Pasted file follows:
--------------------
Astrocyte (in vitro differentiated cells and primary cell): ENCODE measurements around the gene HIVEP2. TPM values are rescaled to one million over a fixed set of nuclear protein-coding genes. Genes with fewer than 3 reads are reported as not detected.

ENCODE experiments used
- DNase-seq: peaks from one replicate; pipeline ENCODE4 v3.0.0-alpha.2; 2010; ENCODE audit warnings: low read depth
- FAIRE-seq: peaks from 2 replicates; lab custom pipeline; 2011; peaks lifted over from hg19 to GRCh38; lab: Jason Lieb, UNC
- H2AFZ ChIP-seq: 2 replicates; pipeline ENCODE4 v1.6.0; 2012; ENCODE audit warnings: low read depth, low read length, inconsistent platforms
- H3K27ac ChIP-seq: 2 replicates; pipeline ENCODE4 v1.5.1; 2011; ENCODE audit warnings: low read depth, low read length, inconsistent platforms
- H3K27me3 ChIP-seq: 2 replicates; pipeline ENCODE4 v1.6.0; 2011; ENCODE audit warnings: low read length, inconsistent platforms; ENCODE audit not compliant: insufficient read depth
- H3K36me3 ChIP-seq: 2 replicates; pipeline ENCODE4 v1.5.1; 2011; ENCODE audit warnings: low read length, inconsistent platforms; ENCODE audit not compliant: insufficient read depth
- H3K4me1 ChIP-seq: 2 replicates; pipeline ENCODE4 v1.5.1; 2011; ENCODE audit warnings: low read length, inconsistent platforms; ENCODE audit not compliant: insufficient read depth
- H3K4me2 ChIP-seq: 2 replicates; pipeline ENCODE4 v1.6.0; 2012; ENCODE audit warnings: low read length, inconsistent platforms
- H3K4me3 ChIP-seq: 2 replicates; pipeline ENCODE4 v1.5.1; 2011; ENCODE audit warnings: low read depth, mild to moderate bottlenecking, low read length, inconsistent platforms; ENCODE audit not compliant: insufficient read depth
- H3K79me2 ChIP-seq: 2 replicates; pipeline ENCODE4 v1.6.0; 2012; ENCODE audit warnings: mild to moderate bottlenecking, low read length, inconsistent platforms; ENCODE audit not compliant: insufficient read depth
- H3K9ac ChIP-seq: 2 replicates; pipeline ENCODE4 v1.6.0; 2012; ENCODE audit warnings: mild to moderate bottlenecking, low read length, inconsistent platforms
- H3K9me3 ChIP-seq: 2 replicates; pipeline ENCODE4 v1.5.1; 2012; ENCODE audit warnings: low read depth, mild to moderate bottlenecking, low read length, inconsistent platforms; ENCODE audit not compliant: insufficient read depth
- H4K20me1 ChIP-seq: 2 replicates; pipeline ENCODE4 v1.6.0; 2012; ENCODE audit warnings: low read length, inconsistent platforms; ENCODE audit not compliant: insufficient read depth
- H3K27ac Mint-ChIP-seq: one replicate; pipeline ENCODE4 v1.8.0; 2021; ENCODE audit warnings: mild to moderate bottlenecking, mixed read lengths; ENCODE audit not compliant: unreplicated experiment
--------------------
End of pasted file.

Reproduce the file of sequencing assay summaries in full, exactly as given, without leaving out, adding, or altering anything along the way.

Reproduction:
Astrocyte (in vitro differentiated cells and primary cell): ENCODE measurements around the gene HIVEP2. TPM values are rescaled to one million over a fixed set of nuclear protein-coding genes. Genes with fewer than 3 reads are reported as not detected.

ENCODE experiments used
- DNase-seq: peaks from one replicate; pipeline ENCODE4 v3.0.0-alpha.2; 2010; ENCODE audit warnings: low read depth
- FAIRE-seq: peaks from 2 replicates; lab custom pipeline; 2011; peaks lifted over from hg19 to GRCh38; lab: Jason Lieb, UNC
- H2AFZ ChIP-seq: 2 replicates; pipeline ENCODE4 v1.6.0; 2012; ENCODE audit warnings: low read depth, low read length, inconsistent platforms
- H3K27ac ChIP-seq: 2 replicates; pipeline ENCODE4 v1.5.1; 2011; ENCODE audit warnings: low read depth, low read length, inconsistent platforms
- H3K27me3 ChIP-seq: 2 replicates; pipeline ENCODE4 v1.6.0; 2011; ENCODE audit warnings: low read length, inconsistent platforms; ENCODE audit not compliant: insufficient read depth
- H3K36me3 ChIP-seq: 2 replicates; pipeline ENCODE4 v1.5.1; 2011; ENCODE audit warnings: low read length, inconsistent platforms; ENCODE audit not compliant: insufficient read depth
- H3K4me1 ChIP-seq: 2 replicates; pipeline ENCODE4 v1.5.1; 2011; ENCODE audit warnings: low read length, inconsistent platforms; ENCODE audit not compliant: insufficient read depth
- H3K4me2 ChIP-seq: 2 replicates; pipeline ENCODE4 v1.6.0; 2012; ENCODE audit warnings: low read length, inconsistent platforms
- H3K4me3 ChIP-seq: 2 replicates; pipeline ENCODE4 v1.5.1; 2011; ENCODE audit warnings: low read depth, mild to moderate bottlenecking, low read length, inconsistent platforms; ENCODE audit not compliant: insufficient read depth
- H3K79me2 ChIP-seq: 2 replicates; pipeline ENCODE4 v1.6.0; 2012; ENCODE audit warnings: mild to moderate bottlenecking, low read length, inconsistent platforms; ENCODE audit not compliant: insufficient read depth
- H3K9ac ChIP-seq: 2 replicates; pipeline ENCODE4 v1.6.0; 2012; ENCODE audit warnings: mild to moderate bottlenecking, low read length, inconsistent platforms
- H3K9me3 ChIP-seq: 2 replicates; pipeline ENCODE4 v1.5.1; 2012; ENCODE audit warnings: low read depth, mild to moderate bottlenecking, low read length, inconsistent platforms; ENCODE audit not compliant: insufficient read depth
- H4K20me1 ChIP-seq: 2 replicates; pipeline ENCODE4 v1.6.0; 2012; ENCODE audit warnings: low read length, inconsistent platforms; ENCODE audit not compliant: insufficient read depth
- H3K27ac Mint-ChIP-seq: one replicate; pipeline ENCODE4 v1.8.0; 2021; ENCODE audit warnings: mild to moderate bottlenecking, mixed read lengths; ENCODE audit not compliant: unreplicated experiment